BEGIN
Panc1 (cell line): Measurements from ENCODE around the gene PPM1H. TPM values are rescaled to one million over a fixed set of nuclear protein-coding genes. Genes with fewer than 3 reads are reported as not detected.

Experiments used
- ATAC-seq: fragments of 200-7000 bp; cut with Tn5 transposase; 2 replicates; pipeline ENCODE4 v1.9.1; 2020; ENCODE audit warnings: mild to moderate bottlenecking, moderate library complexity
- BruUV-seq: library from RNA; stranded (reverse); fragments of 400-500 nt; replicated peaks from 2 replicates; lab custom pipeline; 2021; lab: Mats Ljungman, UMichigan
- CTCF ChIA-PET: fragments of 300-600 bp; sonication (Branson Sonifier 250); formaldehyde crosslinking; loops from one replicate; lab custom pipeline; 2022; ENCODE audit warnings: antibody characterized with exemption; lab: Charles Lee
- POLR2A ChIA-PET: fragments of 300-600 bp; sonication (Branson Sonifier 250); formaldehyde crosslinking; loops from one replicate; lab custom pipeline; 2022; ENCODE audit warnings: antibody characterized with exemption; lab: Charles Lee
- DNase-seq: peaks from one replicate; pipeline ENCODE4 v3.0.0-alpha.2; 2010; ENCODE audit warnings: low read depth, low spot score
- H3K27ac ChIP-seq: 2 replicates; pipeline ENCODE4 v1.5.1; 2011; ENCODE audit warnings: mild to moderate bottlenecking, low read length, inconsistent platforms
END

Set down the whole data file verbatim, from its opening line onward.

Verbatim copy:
Panc1 (cell line): Measurements from ENCODE around the gene PPM1H. TPM values are rescaled to one million over a fixed set of nuclear protein-coding genes. Genes with fewer than 3 reads are reported as not detected.

Experiments used
- ATAC-seq: fragments of 200-7000 bp; cut with Tn5 transposase; 2 replicates; pipeline ENCODE4 v1.9.1; 2020; ENCODE audit warnings: mild to moderate bottlenecking, moderate library complexity
- BruUV-seq: library from RNA; stranded (reverse); fragments of 400-500 nt; replicated peaks from 2 replicates; lab custom pipeline; 2021; lab: Mats Ljungman, UMichigan
- CTCF ChIA-PET: fragments of 300-600 bp; sonication (Branson Sonifier 250); formaldehyde crosslinking; loops from one replicate; lab custom pipeline; 2022; ENCODE audit warnings: antibody characterized with exemption; lab: Charles Lee
- POLR2A ChIA-PET: fragments of 300-600 bp; sonication (Branson Sonifier 250); formaldehyde crosslinking; loops from one replicate; lab custom pipeline; 2022; ENCODE audit warnings: antibody characterized with exemption; lab: Charles Lee
- DNase-seq: peaks from one replicate; pipeline ENCODE4 v3.0.0-alpha.2; 2010; ENCODE audit warnings: low read depth, low spot score
- H3K27ac ChIP-seq: 2 replicates; pipeline ENCODE4 v1.5.1; 2011; ENCODE audit warnings: mild to moderate bottlenecking, low read length, inconsistent platforms